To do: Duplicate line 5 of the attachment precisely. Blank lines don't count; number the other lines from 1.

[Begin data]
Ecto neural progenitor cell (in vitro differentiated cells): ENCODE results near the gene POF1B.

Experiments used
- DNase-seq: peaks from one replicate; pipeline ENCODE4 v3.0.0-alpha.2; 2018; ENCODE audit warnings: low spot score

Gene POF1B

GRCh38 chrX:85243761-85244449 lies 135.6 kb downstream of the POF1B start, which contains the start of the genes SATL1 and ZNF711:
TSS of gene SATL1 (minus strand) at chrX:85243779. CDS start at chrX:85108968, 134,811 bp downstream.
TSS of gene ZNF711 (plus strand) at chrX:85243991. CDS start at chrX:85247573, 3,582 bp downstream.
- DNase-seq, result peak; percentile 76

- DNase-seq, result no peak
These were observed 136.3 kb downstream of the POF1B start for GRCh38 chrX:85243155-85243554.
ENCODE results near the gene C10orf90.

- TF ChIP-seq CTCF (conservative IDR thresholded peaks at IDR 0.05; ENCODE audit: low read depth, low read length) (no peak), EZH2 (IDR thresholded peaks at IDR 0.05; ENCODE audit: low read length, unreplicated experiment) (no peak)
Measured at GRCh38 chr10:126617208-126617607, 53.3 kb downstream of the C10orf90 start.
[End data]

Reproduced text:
GRCh38 chrX:85243761-85244449 lies 135.6 kb downstream of the POF1B start, which contains the start of the genes SATL1 and ZNF711: